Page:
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Conquistadors 

Conquistador is the term used to refer to the soldiers, explorers, and adventurers who achieved the Conquista, i.e. brought much of the Americas and Asia Pacific under Spanish colonial rule between the 15th and 17th centuries. The Genoese Columbus's discovery of the New World in 1492 afforded Spain a head start in Colonization of the Americas, i.e. North, South America, continental Central and the Caribbean regions; the whole area was designated the West Indies, as the explorers originally presumed they had reached the Atlantic coast of the Asia-Pacific Far East, which was being reached and soon colonized as 'East Indies', notably the archipelago of the Philippines and Guam. 

Background 

The leaders of Spanish expeditions to the New World called themselves conquistadors, a name expressing the similarity to the recently accomplished reconquista, the Christian crusades to (re)conquer the Iberian Peninsula from the Muslim Moors (711-1492). They also evoked the name of Santiago Matamoros ("St. James the Moor-killer") before going into battle against the pagan Native population of the Americas, who were considered righless as long as not converted to Catholicism, so their lands were annexed as terra nullius with papal blessing, the only rival claim to be taken seriously was that of the Portuguese, settled after papal arbitration in the treaty of Tordesillas in 1494. Many conquistadors were poor, including some nobles (hidalgos) seeking a fortune in the West Indies, since there were limited prospects in Europe, as previously in crusades in the Old World. Many were also fleeing the religious repression caused by the Spanish Inquisition.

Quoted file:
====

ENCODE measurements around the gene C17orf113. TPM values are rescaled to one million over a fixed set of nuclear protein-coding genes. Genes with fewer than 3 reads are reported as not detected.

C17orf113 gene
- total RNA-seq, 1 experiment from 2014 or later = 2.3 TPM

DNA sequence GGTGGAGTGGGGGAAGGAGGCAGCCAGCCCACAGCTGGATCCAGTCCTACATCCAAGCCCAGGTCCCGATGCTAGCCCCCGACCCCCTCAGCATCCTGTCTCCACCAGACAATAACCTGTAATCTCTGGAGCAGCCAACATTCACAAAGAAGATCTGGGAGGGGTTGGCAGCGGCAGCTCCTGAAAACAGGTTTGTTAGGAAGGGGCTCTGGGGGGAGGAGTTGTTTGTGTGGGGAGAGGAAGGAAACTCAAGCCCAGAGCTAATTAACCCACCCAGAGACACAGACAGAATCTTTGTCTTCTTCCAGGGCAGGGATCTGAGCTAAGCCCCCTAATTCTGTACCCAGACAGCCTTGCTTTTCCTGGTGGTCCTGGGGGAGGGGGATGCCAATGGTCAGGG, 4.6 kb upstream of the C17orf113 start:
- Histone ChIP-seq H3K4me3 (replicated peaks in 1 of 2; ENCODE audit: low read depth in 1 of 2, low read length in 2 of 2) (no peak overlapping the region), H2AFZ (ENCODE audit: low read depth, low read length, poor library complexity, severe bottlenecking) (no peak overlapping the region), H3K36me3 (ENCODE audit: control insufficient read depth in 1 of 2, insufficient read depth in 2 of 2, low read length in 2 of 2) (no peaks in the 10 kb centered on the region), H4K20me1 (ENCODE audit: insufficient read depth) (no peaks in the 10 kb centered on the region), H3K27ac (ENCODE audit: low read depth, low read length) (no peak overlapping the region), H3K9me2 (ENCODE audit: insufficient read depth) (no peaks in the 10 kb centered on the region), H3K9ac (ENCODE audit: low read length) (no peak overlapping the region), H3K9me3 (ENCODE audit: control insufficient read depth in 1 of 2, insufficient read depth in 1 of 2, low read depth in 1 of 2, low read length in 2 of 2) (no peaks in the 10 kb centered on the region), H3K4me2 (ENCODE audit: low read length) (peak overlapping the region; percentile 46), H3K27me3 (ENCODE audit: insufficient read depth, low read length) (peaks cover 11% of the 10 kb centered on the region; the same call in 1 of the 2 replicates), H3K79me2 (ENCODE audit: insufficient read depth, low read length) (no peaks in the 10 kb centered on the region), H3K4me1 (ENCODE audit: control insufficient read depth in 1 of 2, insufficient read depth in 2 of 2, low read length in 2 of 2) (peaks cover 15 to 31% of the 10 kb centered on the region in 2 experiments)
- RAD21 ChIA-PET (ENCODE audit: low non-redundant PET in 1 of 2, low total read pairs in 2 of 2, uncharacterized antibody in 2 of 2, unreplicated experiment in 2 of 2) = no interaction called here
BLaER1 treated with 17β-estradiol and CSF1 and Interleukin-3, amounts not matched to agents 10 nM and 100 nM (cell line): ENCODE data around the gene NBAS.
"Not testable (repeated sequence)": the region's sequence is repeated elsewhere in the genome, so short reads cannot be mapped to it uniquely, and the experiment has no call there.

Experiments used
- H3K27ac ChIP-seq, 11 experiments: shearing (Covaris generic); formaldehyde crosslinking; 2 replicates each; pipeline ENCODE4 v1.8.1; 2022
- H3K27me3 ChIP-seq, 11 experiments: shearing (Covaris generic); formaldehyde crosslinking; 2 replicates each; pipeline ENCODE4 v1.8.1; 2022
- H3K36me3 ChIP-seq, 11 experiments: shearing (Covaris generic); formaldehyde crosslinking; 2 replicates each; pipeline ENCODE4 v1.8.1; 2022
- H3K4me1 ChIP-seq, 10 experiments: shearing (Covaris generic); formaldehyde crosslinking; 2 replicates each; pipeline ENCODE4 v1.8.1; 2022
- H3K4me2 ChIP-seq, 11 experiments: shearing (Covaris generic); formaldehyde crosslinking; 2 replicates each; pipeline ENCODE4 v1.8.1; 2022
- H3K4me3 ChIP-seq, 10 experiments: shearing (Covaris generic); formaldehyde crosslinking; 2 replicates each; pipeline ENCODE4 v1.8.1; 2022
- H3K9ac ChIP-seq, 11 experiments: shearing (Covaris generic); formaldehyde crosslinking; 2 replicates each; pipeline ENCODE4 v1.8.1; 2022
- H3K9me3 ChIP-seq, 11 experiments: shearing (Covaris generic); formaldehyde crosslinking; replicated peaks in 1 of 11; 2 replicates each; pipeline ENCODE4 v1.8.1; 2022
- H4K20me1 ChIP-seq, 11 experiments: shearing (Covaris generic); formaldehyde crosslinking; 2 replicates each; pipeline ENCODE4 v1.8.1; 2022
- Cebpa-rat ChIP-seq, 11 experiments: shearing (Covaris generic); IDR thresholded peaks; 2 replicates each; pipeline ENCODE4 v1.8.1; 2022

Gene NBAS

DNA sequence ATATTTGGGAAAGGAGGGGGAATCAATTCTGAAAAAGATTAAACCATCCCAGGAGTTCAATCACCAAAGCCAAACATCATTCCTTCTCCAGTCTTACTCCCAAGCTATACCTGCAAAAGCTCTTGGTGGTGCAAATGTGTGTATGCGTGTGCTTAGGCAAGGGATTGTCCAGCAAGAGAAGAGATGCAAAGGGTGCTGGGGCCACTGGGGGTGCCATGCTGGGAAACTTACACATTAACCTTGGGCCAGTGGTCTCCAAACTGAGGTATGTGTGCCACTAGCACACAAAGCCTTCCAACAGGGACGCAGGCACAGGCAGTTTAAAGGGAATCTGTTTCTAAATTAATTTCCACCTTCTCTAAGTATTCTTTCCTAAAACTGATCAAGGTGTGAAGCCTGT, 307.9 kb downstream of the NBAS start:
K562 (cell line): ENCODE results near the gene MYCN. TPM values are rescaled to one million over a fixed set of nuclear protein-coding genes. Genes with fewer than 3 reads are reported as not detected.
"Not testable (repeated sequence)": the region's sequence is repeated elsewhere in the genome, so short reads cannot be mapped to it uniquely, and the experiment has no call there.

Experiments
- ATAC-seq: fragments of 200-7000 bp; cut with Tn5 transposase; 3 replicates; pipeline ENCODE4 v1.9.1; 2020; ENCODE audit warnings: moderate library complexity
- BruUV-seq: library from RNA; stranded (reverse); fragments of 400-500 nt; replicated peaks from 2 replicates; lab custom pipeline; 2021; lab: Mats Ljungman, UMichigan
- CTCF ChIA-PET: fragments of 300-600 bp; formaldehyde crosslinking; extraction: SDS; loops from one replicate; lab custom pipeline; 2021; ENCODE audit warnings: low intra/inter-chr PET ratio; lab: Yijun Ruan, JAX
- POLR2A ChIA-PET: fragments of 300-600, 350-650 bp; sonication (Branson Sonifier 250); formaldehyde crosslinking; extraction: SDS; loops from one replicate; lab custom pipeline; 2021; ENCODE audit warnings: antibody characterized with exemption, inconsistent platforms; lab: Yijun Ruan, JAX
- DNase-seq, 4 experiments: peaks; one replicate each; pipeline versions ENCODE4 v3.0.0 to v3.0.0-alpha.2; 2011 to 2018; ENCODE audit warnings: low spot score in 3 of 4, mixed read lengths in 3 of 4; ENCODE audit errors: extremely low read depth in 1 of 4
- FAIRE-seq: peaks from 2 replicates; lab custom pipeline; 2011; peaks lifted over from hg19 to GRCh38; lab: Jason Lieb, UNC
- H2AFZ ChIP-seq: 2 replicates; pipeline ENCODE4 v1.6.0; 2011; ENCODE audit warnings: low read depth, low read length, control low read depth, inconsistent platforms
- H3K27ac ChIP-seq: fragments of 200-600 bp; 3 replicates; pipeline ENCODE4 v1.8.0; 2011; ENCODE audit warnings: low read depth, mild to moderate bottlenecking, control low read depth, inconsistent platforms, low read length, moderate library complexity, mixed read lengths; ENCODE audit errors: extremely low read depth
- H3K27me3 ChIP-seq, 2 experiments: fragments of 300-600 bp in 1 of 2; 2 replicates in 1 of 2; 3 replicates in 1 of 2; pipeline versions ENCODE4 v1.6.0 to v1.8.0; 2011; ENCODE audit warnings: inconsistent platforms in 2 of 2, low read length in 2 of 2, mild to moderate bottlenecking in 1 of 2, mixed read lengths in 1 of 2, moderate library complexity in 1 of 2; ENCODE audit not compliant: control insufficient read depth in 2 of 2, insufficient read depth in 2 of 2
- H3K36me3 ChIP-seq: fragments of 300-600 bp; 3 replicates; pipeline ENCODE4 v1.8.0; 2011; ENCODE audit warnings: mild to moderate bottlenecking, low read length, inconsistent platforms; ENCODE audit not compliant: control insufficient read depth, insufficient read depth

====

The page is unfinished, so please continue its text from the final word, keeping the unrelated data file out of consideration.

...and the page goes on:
History 

New World 

The first Spanish conquest in the Americas was the island of Hispaniola (presently shared by Haiti and the Dominican Republic). From there, Juan Ponce de Leon conquered Puerto Rico and Diego Velasquez took Cuba. The first settlement on the mainland was Darien in Panama, settled by Vasco Nunez de Balboa in 1512. As these Caribbean regions proved no great treasury or endless supply of priceless spices, the 'disappointment' motivated further exploration. 

The first immensely successful Conquistador was Hernán Cortez. Between 1520 and 1521, Cortez, along with some Native American allies, conquered the mighty Aztec empire, thus bringing present day Mexico (then called New Spain) under the dominion of the Spanish empire. Of comparable importance was the conquest of the South American Inca Empire by Francisco Pizarro. Both were helped by extraordinarily convenient native myths predicting a messianic god would come from the very direction they approached from (Cortez the east, Pizarro the west), their exotic appearance and apparently magical possession of horses and fire arms seemingly confirming their divine nature. In each case the emperor was quickly captured, and major revolts would not break out until reinforcements from Europe had arrived. Smallpox and other European plagues wiped out most of the native population and the military and political leaders. 

Rumors of golden cities (Cibola in North America and "El Dorado" in South America) caused several more expeditions to leave for the Americas, but many returned without finding any gold, finding less gold than expected, or finding Fool's Gold. The ransom that Sapa Inca Atahualpa paid for his freedom was taken back to Spain, leading to additional Conquistador expeditions in South America and the Pacific. 

Amazingly, the greedy misrule of the Spaniards and the unwise use of the crown's share of the colonial proceeds would manage not to see the Hapsburg empire grow and prosper into the world's greatest ever, but to bankrupt the state repeatedly while the influx of precious metal caused towering inflation in Europe, to largely lose the war against Protestantism, to weaken the domestic economy, and ultimately to see the colonial prominence shifting to rivals, the British and their US offshoot coming out on top and helping the Creoles to achieve early independence from Spain in the 19th century.  



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